Preident Says No Doors Closed in Steps Against South Africa With AM-US-South Africa Bjt
Jul. 25, 1986
COLUMBIA, S.C. (AP) _ President Reagan, saying ''we haven't closed any doors,'' signaled Thursday that the United States has not ruled out imposing any sanctions against South Africa and still is considering limited steps.
White House spokesman Larry Speakes said there is a distinction between ''punitive, economic sanctions'' - which Reagan opposes - and ''other sanctions that are not punitive economic sanctions.''
The lesser steps might include denial of landing rights in the United States for South African planes, he said. ''I don't know, things like that,'' Speakes said.
Meanwhile, the State Department said late Thursday that Chester Crocker, assistant secretary for African affairs, would travel to London next week.
Bruce Ammerman, a department spokesman, declined to give specifics of the Crocker trip, including its date, but said it would be to ''consult with South Africa's principal trading and investment partners.'' CBS News said Crocker would discuss the possibility of coordinated sanctions against South Africa.
The comments by Reagan and Speakes suggested a shift in policy within the administration after harsh criticism from Democrats and Republicans alike about the president's South Africa policy speech Tuesday.
In that address, Reagan urged Congress and Western Europe to ''resist this emotional clamor for punitive sanctions'' and said ''we and our allies cannot dictate to the government of a sovereign nation, nor should we try.''
The speech was condemned by South African black Anglican Bishop Demond Tutu as ''quite nauseating.'' Sen. Richard Lugar, R-Ind., chairman of the Senate Foreign Relations Committee, criticized Reagan for a ''lack of leadership'' and said a tougher policy had to be adopted.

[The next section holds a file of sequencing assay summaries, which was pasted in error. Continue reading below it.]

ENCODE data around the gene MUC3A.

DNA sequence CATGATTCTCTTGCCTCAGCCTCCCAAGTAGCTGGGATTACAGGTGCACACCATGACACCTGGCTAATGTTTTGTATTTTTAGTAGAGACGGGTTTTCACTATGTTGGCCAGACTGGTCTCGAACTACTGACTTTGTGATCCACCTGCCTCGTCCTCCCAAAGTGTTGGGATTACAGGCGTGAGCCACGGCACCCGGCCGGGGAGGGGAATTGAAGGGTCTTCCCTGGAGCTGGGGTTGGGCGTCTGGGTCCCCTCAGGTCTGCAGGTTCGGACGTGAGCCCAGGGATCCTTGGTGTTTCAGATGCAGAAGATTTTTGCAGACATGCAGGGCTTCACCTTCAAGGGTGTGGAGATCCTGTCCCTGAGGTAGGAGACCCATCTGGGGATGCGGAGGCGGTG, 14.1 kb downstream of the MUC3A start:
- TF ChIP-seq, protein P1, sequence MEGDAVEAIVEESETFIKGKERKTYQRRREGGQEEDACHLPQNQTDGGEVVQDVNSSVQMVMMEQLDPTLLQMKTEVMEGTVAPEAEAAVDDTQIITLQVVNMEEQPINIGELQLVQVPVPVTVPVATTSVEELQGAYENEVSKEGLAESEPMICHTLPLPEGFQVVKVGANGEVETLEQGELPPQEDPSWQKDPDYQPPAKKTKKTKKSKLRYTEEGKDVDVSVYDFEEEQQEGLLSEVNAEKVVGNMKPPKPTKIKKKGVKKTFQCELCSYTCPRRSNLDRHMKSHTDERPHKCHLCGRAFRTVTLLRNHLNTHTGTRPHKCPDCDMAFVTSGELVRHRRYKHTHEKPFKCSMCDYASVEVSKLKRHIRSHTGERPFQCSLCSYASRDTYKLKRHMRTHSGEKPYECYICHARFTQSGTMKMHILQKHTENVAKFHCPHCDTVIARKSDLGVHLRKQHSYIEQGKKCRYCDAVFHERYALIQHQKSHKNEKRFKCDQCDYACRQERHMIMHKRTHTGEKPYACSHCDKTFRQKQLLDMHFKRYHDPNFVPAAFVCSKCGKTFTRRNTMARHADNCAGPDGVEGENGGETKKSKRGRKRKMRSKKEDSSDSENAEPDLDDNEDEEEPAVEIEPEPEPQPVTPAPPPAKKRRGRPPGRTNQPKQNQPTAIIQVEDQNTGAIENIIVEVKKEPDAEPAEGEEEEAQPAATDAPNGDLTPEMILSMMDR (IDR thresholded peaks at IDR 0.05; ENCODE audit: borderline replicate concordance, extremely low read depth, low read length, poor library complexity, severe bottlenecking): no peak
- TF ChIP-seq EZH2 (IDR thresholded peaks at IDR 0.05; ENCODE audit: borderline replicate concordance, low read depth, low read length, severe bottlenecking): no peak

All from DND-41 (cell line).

The House already has passed a package of sanctions, opposed by the White House, and Lugar's committee is considering them as well.
Reagan, posing for pictures at a haylift for South Carolina's starving livestock, was asked whether the United States might consider steps against South Africa in concert with allies.
''We haven't closed any doors,'' he replied, without elaboration.
Speakes, talking with reporters on Air Force One as it carried the president to a political speech here, noted that limited sanctions imposed against South Africa by Reagan last year will expire in September.
As those steps are reviewed, ''the decision would be made as to whether we want to add sanctions to that executive order,'' Speakes said.
''And whether we would seek to take any additional steps would be a product of a continuing review of the situation on the ground, any moves by the South African government toward change.''
He said Reagan's ''statement is clear that we oppose - that we think the South African government is wrong - in what they're doing.''
Since late 1984, more than 2,000 people, most of them black, have been killed in violence linked to apartheid, South Africa's system of legal segregation by which the country's 5 million whites dominate the nation's 24 million voteless blacks.
Speakes, distinguishing between broad, punitive economic sanctions and lesser steps, said, ''We've always said that sanctions would hurt the people that we're trying to help, and that would be our criteria.''
Earlier Thursday, Secretary of State George P. Shultz told a satellite news conference in Washington that if any sanctions ''are to be really effective, they must be done on a coordinated basis'' internationally.
Nations should ''see to it if any actions are needed they are taken in a coordinated way,'' Shultz said under questioning by reporters in Europe, South America and Canada. If U.S businesses are required to leave South Africa, he said, companies from countries not participating in sanctions could pick up assets at a ''fire sale - and laugh all the way to the bank.''
At the same time, Shultz reiterated the administration's strenuous objections to further sanctions.
Asked if restrictions imposed by allied nations would stir the administration to act with new measures of its own, he said, ''Obviously the views of our friends weigh heavily.''
But he added, ''We don't give anyone a blank check to write U.S. policy.''